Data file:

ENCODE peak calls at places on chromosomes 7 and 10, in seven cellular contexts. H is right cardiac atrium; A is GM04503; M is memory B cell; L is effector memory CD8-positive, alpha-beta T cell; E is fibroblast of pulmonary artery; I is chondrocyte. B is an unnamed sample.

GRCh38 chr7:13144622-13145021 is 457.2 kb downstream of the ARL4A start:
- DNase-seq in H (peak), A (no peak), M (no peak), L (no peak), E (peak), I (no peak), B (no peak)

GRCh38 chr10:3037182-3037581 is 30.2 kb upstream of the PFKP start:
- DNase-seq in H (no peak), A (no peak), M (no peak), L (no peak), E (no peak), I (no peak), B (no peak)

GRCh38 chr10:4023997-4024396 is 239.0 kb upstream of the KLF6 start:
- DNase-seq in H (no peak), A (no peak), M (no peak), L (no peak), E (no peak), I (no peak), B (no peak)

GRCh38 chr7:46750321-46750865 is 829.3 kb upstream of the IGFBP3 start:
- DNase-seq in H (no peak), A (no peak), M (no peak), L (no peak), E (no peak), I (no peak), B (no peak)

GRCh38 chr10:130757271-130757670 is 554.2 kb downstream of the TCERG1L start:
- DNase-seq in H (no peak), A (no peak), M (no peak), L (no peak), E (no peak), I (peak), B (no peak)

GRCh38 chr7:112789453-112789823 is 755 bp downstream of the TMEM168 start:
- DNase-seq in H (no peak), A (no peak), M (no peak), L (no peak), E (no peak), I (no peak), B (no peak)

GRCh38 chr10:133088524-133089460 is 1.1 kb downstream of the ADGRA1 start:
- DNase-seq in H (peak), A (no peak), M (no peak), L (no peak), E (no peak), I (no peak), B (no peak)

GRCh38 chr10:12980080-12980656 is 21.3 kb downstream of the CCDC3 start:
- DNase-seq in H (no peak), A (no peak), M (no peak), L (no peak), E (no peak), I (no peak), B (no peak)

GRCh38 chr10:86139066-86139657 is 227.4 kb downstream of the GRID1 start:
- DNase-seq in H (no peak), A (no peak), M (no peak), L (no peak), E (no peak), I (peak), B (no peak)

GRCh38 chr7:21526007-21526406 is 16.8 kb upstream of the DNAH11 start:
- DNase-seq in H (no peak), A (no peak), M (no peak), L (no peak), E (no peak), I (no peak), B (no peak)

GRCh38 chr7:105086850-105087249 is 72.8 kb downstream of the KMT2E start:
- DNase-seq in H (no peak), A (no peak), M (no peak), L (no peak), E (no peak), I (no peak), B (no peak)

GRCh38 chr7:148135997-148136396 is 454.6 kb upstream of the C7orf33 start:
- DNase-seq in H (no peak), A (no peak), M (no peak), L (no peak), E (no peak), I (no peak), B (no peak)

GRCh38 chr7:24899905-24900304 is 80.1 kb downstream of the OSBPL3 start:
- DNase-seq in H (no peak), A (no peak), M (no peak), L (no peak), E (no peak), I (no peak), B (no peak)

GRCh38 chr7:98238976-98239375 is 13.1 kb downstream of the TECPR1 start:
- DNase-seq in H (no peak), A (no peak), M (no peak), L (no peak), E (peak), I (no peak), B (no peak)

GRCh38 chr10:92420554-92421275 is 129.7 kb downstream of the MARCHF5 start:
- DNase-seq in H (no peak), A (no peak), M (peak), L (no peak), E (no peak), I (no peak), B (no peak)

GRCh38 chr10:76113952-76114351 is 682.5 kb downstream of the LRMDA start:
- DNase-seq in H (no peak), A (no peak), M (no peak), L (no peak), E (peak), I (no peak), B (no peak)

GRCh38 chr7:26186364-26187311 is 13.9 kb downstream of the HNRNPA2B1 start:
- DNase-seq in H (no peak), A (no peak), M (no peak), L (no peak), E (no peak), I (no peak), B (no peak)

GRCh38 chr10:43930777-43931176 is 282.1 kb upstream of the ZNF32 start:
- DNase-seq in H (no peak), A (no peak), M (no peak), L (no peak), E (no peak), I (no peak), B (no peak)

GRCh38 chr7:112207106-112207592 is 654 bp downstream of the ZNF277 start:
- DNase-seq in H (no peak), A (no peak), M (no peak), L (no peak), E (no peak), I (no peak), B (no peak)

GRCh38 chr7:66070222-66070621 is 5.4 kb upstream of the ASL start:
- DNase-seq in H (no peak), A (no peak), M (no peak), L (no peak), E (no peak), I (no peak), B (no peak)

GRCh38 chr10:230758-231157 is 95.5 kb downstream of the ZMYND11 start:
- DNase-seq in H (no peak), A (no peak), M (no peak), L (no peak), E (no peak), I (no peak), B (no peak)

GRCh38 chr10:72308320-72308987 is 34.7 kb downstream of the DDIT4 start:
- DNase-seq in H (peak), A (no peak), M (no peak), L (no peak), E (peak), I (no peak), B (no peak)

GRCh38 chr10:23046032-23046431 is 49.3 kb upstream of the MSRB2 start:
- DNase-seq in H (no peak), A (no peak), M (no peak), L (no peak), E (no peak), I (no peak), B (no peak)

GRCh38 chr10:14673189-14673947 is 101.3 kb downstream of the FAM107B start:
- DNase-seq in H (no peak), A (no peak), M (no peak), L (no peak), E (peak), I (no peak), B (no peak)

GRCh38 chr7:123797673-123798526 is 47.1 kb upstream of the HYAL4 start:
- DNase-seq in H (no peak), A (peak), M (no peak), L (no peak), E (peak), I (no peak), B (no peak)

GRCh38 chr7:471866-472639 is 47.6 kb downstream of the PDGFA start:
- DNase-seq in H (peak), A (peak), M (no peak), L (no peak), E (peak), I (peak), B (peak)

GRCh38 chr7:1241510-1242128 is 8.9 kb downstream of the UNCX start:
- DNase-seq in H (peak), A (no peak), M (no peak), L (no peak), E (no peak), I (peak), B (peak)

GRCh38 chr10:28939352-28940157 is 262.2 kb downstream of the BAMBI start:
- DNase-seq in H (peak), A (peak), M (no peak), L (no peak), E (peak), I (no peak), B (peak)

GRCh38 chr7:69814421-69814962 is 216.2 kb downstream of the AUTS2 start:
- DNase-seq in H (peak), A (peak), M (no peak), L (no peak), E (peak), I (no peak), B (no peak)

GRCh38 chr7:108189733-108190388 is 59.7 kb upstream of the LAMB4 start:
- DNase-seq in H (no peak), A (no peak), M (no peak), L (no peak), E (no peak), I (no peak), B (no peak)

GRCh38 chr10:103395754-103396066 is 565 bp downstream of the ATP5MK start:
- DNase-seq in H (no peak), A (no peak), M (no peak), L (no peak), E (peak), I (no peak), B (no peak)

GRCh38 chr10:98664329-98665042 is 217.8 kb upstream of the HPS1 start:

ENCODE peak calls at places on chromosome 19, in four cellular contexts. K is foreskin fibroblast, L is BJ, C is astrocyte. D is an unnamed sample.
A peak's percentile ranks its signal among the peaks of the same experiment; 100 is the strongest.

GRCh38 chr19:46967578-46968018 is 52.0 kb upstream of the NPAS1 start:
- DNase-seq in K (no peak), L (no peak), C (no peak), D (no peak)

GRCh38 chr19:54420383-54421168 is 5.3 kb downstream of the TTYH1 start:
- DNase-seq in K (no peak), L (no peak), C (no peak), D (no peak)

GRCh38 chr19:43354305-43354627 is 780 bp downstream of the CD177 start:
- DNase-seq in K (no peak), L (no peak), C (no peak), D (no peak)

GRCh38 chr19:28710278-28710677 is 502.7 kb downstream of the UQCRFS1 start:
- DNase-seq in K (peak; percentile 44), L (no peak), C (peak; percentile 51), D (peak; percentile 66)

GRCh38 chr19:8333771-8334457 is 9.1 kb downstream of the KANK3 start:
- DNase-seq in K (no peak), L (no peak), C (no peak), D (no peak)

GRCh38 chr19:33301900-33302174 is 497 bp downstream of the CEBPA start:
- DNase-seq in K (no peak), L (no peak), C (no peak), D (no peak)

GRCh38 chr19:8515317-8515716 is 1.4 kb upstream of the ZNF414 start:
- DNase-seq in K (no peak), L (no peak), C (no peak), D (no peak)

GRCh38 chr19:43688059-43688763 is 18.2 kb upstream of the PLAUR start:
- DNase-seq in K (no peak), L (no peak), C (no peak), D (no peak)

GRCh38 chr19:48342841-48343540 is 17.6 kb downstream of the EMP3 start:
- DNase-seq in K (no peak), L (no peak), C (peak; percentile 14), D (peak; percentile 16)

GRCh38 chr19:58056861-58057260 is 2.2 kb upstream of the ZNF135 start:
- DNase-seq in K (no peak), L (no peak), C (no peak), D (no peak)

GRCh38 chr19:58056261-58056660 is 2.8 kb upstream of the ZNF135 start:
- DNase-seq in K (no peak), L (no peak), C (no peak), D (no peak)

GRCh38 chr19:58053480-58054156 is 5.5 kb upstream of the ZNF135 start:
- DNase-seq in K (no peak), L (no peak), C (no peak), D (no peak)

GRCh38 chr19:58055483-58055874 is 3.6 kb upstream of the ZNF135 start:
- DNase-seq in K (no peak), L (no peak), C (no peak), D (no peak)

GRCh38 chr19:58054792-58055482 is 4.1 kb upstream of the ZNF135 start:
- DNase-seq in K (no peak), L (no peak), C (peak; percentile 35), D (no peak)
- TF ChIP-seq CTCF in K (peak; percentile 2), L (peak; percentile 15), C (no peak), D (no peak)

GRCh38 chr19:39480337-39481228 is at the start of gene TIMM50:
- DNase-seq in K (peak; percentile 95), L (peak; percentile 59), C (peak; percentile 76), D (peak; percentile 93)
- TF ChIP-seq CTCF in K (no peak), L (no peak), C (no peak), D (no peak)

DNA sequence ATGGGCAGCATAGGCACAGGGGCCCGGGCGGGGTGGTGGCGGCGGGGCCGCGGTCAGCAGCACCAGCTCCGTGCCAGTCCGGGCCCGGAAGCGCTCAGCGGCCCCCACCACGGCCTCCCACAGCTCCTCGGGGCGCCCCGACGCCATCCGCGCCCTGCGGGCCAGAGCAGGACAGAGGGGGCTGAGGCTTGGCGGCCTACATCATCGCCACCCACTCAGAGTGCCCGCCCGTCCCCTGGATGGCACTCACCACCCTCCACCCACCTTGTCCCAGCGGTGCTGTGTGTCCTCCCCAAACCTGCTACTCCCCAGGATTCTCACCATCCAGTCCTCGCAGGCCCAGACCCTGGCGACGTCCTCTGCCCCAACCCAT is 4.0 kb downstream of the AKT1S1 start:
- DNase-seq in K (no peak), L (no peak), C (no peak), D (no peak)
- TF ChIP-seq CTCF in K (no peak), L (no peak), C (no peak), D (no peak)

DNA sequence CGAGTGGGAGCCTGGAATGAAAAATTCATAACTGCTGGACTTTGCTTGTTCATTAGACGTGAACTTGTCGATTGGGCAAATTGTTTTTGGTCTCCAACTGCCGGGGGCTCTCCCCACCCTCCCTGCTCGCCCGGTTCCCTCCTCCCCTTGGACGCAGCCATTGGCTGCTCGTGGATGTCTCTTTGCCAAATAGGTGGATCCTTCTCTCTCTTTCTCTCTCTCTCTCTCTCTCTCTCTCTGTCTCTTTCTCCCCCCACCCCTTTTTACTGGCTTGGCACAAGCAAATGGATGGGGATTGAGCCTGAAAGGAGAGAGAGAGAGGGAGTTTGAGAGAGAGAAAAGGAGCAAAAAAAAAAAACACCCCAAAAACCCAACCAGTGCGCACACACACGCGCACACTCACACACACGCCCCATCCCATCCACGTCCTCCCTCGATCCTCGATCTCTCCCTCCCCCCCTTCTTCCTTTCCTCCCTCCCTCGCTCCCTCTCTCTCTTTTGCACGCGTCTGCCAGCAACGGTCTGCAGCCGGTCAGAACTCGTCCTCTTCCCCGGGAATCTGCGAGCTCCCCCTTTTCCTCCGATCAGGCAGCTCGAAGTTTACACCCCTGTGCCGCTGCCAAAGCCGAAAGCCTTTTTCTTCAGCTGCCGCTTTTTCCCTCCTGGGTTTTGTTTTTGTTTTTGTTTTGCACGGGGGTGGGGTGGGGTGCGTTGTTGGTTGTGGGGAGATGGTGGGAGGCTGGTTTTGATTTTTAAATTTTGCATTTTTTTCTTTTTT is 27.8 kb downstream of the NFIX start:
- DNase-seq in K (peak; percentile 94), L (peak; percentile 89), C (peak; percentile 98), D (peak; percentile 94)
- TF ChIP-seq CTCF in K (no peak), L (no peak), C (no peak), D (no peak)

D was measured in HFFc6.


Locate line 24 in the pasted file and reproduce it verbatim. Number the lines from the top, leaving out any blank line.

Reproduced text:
GRCh38 chr7:148135997-148136396 is 454.6 kb upstream of the C7orf33 start: